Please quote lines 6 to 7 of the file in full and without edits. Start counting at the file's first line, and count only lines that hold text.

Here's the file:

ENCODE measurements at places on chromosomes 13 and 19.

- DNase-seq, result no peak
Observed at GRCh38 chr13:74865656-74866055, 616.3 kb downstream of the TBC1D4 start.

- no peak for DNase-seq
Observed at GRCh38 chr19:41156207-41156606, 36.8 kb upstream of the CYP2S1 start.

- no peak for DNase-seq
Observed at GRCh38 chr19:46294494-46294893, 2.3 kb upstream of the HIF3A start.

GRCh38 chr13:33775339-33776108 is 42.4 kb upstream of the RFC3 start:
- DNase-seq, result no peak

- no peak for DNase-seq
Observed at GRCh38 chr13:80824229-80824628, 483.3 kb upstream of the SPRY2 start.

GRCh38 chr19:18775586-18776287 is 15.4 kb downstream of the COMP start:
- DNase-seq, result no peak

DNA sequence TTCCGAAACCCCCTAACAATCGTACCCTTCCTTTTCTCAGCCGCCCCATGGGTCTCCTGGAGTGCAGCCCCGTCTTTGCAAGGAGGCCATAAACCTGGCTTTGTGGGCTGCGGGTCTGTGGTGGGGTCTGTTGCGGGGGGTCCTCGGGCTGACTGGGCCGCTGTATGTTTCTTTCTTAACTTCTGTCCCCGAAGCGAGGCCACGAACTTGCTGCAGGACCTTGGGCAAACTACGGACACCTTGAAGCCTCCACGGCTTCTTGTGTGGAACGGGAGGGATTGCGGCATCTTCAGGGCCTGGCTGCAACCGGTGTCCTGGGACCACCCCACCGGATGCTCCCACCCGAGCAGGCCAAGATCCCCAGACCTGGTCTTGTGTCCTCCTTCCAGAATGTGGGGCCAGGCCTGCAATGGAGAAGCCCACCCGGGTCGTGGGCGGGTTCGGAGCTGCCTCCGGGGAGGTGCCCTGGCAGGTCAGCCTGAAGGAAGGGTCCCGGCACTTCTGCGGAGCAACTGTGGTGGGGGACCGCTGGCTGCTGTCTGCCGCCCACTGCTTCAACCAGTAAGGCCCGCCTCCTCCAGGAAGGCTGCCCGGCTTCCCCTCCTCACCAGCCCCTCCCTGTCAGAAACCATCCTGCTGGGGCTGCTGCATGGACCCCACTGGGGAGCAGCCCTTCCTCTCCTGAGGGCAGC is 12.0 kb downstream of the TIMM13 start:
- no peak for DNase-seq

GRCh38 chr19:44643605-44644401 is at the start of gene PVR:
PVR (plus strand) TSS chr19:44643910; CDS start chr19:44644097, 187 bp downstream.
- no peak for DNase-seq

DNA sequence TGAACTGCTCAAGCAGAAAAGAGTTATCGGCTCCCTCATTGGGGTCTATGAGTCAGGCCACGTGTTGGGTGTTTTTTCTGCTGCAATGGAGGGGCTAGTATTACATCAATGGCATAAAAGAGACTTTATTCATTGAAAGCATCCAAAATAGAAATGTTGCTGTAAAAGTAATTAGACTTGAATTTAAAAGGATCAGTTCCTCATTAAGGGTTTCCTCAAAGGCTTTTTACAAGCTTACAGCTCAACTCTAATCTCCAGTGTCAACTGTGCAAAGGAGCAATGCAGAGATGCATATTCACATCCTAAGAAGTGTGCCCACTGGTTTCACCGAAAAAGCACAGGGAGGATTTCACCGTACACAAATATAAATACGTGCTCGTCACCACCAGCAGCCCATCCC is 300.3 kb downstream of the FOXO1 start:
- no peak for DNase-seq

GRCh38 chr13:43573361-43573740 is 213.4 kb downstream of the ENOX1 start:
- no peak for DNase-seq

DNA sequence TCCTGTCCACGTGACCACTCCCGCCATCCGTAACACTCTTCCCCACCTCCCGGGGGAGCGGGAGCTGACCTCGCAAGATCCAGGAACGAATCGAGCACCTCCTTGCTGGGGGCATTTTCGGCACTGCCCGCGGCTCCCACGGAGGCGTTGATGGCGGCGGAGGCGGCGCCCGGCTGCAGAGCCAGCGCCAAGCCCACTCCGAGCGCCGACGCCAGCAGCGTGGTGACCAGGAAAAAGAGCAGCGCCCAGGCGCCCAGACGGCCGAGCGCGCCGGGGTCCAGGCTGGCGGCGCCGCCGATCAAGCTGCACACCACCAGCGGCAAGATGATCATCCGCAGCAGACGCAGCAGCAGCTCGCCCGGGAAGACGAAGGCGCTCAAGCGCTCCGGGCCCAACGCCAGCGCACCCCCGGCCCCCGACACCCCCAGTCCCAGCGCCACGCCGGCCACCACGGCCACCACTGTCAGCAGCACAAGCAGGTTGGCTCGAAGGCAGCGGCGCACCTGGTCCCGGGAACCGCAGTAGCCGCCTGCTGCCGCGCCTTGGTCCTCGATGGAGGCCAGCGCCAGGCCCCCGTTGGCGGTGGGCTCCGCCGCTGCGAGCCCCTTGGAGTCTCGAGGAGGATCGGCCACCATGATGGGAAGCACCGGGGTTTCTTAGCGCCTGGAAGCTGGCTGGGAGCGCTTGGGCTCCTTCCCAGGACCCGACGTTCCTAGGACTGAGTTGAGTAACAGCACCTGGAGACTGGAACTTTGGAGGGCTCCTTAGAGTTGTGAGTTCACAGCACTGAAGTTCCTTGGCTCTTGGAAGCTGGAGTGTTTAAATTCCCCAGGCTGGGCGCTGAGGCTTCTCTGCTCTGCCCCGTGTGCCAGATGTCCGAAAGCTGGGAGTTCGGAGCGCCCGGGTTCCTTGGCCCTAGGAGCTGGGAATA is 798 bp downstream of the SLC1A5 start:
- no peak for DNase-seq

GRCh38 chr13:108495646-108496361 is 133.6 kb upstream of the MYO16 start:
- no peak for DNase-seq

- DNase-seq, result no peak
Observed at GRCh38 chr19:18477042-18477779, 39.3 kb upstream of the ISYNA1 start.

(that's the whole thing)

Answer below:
- no peak for DNase-seq
Observed at GRCh38 chr19:46294494-46294893, 2.3 kb upstream of the HIF3A start.